THE RISE: Kobe Bryant and the pursuit of immortality. By Mike Sielsky. Saint-Martin Press. 384 pages. $29.99.
Serious basketball fans know the basics of Kobe Bryant‘s story. The five NBA titles won during a 20-year career with the Los Angeles Lakers, the sexual assault allegation against him in 2003 that was eventually dropped when his accuser refused to testify, the Oscar that he won for a short film about basketball after his retirement, and his tragic death in 2020 aboard a helicopter on a foggy Southern California morning while flying with one of his teenage daughters to his basketball match.
In “The Rise,” Philadelphia Inquirer sports columnist Mike Sielski focuses on what happened before all of this, when Kobe was just a kid. Sielski begins at the very beginning, on Kobe’s birthday – August 23, 1978 – and paints a portrait of a child from a loving family who spent his teenage years in Italy where his father, Joe, played basketball, before returning to suburban Philadelphia. in part so the family can nurture the basketball prodigy.
“He was an obsessed kid,” writes Sielski, as he recounts the determination of the young Kobe, who, if he wasn’t practicing his crossover or competing in AAU weekend tournaments, was watching VHS recordings of NBA stars Magic Johnson and Michael. Jordan, studying their movements with the absolute conviction that one day he would perform on the exact same stage. Sielski was inspired by a series of taped interviews with Kobe in the mid-’90s by one of his high school assistant coaches at Lower Merion High School, a tony suburb on Philadelphia’s Main Line.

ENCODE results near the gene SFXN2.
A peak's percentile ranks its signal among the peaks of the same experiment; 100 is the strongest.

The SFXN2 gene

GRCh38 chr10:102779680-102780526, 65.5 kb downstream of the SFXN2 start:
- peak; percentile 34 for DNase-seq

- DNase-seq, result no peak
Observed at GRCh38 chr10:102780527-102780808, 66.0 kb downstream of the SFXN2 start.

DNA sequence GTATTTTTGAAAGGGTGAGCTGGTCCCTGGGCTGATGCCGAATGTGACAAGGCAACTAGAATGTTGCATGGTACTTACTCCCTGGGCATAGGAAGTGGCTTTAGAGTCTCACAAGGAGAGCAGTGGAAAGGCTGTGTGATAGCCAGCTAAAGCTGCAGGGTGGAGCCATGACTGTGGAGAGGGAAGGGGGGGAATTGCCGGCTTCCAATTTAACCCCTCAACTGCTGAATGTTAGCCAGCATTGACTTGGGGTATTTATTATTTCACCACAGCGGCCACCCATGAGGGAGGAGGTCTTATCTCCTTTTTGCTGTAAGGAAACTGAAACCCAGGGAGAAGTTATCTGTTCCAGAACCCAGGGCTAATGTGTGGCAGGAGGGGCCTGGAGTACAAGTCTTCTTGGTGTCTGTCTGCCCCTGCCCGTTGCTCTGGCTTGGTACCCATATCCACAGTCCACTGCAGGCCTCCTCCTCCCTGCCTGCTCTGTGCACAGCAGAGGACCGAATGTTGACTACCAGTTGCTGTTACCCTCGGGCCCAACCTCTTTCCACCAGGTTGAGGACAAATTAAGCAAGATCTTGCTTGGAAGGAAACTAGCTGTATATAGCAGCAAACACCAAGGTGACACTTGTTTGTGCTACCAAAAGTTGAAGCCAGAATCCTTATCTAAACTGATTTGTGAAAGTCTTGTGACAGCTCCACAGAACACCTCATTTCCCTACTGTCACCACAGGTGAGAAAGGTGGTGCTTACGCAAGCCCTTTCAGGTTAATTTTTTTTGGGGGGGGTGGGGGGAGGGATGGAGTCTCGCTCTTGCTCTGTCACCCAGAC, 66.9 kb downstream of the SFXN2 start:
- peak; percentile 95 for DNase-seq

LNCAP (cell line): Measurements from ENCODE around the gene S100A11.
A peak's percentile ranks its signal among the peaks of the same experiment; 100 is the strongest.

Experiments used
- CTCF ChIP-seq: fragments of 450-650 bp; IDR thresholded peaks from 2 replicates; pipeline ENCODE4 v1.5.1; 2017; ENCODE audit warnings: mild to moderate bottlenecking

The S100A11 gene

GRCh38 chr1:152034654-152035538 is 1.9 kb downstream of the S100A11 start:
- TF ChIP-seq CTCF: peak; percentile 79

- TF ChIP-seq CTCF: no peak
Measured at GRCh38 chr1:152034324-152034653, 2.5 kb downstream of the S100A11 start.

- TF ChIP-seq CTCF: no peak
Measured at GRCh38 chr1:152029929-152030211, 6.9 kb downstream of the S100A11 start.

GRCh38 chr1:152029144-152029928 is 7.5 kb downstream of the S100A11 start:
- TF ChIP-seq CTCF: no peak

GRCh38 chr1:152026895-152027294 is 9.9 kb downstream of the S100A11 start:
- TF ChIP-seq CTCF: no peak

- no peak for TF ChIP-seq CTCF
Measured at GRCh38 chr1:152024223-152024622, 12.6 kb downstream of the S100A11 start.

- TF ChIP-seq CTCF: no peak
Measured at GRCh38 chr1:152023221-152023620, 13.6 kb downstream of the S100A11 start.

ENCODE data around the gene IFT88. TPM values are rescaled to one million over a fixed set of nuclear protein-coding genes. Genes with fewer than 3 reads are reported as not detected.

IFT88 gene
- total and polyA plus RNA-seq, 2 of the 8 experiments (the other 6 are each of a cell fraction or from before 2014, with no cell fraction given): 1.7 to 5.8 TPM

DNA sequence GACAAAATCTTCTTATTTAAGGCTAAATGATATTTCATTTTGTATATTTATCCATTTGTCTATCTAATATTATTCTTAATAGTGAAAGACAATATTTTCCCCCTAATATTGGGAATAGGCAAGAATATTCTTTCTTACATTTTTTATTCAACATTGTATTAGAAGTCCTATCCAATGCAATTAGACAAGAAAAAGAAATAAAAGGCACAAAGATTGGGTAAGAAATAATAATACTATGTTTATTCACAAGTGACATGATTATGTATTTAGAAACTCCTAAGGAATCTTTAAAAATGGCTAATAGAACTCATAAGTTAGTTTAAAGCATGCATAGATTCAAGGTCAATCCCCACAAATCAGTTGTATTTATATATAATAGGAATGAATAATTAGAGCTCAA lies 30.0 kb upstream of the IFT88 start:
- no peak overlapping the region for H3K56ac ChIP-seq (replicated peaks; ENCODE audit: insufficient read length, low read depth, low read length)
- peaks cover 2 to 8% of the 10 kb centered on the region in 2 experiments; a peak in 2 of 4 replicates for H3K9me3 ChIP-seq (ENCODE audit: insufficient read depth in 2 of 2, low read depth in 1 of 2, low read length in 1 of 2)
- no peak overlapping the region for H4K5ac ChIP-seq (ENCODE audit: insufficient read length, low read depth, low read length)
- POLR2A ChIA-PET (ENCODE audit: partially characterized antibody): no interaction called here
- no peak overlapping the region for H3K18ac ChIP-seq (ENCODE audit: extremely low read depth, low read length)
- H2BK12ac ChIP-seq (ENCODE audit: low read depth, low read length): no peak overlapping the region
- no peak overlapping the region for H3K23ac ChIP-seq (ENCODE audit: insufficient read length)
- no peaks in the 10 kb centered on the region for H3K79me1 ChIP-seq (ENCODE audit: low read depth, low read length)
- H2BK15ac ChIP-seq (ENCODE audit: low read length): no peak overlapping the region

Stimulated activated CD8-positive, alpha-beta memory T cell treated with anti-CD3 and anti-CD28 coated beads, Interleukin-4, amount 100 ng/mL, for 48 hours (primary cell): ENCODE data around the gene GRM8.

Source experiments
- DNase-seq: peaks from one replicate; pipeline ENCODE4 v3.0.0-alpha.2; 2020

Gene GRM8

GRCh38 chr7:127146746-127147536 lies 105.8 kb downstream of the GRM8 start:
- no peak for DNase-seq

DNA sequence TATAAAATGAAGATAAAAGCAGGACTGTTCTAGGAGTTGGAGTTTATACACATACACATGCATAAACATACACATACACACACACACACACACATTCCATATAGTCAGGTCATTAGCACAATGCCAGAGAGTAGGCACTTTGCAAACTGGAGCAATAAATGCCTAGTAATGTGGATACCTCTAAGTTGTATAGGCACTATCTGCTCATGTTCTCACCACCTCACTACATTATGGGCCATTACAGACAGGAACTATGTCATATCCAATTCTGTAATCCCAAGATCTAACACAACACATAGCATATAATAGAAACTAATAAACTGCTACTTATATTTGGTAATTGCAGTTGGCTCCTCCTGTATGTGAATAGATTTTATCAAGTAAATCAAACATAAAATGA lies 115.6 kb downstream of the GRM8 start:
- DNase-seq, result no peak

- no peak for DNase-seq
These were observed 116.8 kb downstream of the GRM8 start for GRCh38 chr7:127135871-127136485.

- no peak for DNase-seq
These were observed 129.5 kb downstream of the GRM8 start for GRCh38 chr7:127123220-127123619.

The stories from these interviews are supplemented by interviews with over 100 other people in Kobe’s life at the time. The result is a compelling origin story from a time that really wasn’t that far away but which, through the lens of tragedy, seems eternal.
Kobe-ologists will devour this book, reveling in the anecdotes of his intensity and gripping recaps of the game as he led Lower Merion to a Pennsylvania State Championship in 1996.
While Kobe is undoubtedly the star, the book also focuses on the impact Kobe’s rise has had on everyone around him. We hear a lot about his coach, Gregg Downer, a lot of classmates and high school competitors, even his teachers.
The internet was just getting started in the mid-’90s, so Kobe was one of the last high school hoop phenoms to not have all of his words and accomplishments recorded on social media. Some of the best moments in the book are when Sielski describes something he watches on tape, like that late 1996 state semifinal, Kobe’s second-to-last high school game: “Kobe caught the ball just inside the foul line and didn’t take another dribble, and when he jumped the baggy white t-shirt he wore under his tank top billowed out like a skydiver suit.
The book gets bogged down a bit when the focus shifts away from Kobe’s exploits on the court. There’s too much going on about Joe being employed by LaSalle in hopes that he’ll recruit his son to play for his alma mater. Readers will also gloss over the scenes with Sonny Vaccaro, the sports marketing executive who was absorbed in Kobe’s arrival as an Adidas client as revenge against his former employer, Nike. In the end, these are just moons orbiting Kobe, proof that its gravitational pull was extraordinary but not as interesting as the phenomenon itself.
“The Rise” ends in the summer of 1997, after Kobe’s first NBA season ended with a loss to the Utah Jazz in the Western Conference semifinals. Our hero is only 19 years old, and all his professional achievements are yet to come. But everything we’ve read so far leaves him in no doubt as to how to move forward. After missing out on the potential winner at the end of settlement, he calls his agent’s assistant from the plane on his way home. His request ? “Open the Palisades gym for me. I want to go shoot.